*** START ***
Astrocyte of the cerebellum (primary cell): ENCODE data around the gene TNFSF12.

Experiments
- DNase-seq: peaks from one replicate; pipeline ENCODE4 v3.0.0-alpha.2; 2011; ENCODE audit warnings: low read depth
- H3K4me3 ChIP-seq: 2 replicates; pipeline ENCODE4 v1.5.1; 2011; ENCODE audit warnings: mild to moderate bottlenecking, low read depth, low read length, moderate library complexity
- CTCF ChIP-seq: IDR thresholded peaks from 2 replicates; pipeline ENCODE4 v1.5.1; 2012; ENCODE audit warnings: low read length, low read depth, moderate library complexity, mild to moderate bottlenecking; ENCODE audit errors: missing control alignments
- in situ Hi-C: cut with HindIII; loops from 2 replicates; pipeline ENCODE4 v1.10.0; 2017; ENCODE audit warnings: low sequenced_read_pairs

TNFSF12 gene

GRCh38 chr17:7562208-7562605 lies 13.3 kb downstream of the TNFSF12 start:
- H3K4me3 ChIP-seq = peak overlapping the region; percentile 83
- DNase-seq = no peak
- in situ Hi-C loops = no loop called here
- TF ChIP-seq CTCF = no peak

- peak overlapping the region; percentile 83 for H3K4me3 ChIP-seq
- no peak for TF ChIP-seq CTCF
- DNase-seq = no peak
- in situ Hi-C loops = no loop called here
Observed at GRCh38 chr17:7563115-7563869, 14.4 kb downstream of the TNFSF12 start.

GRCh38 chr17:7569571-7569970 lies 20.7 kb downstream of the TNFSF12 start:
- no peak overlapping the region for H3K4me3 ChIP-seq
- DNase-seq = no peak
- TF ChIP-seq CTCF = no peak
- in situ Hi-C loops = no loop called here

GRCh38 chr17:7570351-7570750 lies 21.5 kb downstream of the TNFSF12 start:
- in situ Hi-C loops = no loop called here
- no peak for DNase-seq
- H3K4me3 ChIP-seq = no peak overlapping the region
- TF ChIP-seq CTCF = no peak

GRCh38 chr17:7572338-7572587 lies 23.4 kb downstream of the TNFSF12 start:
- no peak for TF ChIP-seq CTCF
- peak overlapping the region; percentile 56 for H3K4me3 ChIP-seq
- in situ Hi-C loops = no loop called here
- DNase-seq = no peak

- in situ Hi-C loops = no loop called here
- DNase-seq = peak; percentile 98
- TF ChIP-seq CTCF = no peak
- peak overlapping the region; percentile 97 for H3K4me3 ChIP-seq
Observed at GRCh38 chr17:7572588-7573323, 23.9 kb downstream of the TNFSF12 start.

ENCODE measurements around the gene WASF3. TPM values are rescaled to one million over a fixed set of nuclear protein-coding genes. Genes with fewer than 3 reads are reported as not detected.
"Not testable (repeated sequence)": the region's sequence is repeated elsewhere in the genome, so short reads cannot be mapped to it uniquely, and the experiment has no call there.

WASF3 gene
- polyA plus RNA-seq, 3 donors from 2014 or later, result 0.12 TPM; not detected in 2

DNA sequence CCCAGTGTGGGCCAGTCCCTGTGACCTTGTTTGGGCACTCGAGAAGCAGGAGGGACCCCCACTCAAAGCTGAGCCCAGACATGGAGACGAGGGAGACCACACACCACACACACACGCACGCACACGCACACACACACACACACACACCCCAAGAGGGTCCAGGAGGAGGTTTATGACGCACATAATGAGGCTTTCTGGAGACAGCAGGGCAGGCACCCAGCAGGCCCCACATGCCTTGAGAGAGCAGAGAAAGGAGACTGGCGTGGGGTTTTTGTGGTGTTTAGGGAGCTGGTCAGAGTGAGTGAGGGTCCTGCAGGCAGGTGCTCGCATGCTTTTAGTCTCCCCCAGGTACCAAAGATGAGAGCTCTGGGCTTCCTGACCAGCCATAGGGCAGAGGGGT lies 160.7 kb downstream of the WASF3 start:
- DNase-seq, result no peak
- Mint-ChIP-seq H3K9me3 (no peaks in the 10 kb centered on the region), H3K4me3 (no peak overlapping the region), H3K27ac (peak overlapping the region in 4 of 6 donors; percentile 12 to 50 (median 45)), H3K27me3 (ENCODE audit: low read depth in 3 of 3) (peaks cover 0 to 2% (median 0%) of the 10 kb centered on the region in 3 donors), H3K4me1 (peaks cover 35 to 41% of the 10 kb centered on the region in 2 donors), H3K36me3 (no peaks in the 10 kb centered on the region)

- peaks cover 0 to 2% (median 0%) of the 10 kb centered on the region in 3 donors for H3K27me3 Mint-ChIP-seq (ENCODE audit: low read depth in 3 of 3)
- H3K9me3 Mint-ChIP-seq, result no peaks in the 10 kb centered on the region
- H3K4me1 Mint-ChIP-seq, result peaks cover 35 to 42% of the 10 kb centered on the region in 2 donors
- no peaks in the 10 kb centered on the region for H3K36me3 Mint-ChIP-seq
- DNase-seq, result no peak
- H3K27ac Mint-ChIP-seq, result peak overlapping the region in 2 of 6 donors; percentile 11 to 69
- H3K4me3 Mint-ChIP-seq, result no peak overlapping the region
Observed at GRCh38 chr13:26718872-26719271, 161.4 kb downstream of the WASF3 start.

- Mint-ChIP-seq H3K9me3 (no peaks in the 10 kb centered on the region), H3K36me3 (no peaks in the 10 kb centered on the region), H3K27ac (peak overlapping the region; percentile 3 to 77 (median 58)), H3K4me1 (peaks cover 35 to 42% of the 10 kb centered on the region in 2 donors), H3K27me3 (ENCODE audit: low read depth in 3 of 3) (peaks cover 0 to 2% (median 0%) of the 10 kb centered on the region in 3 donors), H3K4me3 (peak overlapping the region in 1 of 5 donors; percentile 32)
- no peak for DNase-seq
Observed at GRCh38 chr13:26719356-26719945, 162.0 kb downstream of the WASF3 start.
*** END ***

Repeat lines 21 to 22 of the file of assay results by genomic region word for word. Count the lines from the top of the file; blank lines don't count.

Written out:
- TF ChIP-seq CTCF = no peak
- in situ Hi-C loops = no loop called here